A poultry farmer, Mr Joel Oduware, has blamed the continuous increase in prices of poultry feeds components on multiplicity of taxes.
Oduware, the Managing Director, Oduware Integrated Poultry Farms and Processing Limited, Alimosho, Lagos, told the Newsmen on Thursday.
He said the hike could be attributed mainly to the multiple taxes and levies on the feeds’ components during transportation from one part of the country to another.
“We are still faced with the problem of maize and soya availability to the poultry sector because of the shortage in production, crop farmers cannot meet the demand now.
“A major problem rocking the poultry sector and resulting in high cost of bird feed is the multiple of taxes and levies in the movement of maize and soya from the North.
“The roadblocks and tolls mounted on the road from the North to the South, from local government to state governments, and various security agencies amounts to increasing poultry feeds.
“This multiple taxes and levies affects negatively the cost of food across the country and also add to the food inflation we are currently witnessing as a country,” the farmer stated.
Oduware reiterated the need for the government to address the issue of multiple taxes and levies on food production and distribution in order to forestall food inflation in the country.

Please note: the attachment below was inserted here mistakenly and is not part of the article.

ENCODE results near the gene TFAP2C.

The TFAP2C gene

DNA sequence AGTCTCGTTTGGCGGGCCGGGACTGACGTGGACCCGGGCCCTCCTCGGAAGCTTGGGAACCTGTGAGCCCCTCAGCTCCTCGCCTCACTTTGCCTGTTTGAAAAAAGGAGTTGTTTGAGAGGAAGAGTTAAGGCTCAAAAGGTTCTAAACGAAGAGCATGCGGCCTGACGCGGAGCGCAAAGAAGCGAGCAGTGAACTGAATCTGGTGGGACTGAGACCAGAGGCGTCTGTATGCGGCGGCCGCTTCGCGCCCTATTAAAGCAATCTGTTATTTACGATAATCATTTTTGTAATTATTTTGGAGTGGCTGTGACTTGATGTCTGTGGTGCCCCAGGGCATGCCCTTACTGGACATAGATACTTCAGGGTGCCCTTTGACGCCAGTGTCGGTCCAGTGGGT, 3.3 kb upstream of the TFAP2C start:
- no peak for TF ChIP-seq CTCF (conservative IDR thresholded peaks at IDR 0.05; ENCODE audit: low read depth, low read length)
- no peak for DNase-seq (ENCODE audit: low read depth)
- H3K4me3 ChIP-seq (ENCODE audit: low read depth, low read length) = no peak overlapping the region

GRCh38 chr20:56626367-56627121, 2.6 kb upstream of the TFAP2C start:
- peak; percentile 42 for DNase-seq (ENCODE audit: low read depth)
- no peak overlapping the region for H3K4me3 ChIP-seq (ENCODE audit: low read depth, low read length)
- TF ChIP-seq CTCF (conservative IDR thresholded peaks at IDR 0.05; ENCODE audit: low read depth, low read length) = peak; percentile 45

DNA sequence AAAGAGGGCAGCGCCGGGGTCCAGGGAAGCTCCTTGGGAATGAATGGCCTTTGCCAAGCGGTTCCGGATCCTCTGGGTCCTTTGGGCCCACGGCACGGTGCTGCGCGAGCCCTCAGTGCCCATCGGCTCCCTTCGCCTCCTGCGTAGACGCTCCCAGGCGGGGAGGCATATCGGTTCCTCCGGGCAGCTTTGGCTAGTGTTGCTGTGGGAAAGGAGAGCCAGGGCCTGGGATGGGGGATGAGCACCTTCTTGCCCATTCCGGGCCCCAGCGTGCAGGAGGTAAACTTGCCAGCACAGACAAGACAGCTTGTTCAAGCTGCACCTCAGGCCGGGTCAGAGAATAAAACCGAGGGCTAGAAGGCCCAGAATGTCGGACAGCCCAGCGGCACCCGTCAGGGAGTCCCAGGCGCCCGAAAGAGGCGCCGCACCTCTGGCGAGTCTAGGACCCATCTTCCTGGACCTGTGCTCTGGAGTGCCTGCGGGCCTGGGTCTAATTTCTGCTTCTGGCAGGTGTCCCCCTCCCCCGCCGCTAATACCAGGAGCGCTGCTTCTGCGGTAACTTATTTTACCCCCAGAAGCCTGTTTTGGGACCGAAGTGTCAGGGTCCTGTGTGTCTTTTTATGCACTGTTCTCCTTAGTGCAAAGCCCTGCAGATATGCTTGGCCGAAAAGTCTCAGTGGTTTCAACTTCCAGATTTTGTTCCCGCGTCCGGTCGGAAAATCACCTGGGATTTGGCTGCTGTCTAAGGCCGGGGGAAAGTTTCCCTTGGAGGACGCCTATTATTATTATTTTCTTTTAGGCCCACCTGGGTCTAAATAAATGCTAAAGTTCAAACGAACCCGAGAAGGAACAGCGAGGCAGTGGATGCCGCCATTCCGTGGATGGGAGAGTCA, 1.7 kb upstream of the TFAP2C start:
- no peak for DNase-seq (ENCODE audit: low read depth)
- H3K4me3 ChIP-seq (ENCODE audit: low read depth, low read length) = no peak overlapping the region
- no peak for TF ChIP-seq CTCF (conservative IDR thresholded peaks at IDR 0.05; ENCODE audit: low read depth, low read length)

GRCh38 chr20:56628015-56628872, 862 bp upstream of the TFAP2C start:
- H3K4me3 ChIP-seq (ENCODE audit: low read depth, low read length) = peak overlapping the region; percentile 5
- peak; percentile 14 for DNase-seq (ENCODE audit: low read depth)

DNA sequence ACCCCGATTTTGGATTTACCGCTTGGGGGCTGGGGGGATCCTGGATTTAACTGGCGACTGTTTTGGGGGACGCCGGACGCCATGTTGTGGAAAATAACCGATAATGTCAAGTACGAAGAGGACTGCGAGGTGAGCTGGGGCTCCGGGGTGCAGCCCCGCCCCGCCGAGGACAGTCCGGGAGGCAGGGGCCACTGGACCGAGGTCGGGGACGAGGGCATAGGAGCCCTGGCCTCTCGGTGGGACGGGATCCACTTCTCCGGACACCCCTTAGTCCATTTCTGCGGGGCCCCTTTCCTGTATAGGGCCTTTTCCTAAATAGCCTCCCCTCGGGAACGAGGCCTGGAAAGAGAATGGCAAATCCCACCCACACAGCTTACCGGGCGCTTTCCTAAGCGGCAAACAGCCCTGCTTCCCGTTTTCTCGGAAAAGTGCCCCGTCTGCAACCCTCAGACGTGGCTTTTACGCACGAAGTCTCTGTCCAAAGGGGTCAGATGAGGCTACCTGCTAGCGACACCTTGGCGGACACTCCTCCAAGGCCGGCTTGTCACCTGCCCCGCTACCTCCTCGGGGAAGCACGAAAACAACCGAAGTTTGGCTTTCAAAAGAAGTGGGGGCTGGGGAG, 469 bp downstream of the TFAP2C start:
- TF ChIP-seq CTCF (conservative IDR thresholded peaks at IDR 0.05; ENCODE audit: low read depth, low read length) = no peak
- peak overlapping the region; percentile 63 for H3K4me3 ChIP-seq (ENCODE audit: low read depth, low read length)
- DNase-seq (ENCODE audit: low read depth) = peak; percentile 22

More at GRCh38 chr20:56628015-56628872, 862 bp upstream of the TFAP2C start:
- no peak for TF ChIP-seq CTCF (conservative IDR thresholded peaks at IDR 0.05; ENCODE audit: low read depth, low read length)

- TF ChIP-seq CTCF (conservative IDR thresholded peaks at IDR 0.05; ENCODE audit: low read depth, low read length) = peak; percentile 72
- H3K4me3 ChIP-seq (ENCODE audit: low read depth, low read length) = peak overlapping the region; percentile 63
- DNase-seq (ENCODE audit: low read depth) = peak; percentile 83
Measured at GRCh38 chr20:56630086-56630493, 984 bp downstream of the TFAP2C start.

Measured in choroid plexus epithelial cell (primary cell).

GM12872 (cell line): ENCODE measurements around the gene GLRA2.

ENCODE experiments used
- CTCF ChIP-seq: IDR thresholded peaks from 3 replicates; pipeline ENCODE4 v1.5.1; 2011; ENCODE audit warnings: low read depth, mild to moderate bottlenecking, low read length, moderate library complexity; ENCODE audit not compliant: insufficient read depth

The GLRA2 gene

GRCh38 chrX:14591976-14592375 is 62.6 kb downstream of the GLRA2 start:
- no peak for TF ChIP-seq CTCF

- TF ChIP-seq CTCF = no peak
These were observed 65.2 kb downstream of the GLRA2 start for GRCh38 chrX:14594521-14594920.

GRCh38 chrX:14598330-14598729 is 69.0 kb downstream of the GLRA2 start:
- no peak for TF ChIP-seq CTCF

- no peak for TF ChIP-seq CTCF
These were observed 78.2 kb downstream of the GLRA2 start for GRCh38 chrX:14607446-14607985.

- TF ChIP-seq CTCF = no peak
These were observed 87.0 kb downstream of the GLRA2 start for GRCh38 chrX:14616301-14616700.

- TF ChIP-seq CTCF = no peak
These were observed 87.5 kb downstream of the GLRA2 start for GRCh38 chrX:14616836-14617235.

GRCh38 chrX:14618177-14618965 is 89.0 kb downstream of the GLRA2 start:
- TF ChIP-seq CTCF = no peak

“The Federal Produce Board should step up to its responsibilities and address this issue of tax multiplicity once and for all.
“We have to remove all multiple taxes on food and harmonise it to reduce food inflation and ensure food security in the country.
“Vice-President Yemi Osibanjo addressed the issue of multiplicity of food taxes when he set up a task force on food security when he acted as President,” Oduware said.
The farmer also blamed insecurity, climate change, flooding, inconsistent rainfall patterns and other natural causes for the shortfall in maize and soya production.
“This shortfall of maize and soya in the poultry sector is linked to the challenges faced by crop farmers along the production belt.
“The issue of insecurity and some natural causes of climate change, global warming, flooding and inconsistent rainfall patterns have also affected the cultivation of maize and soya.
“Another reason for the shortage is low yield of corn and maize because of soil lynching. Soil lynching occurs when the soil is over-cultivated, hence resulting in low crop yields,” he said.
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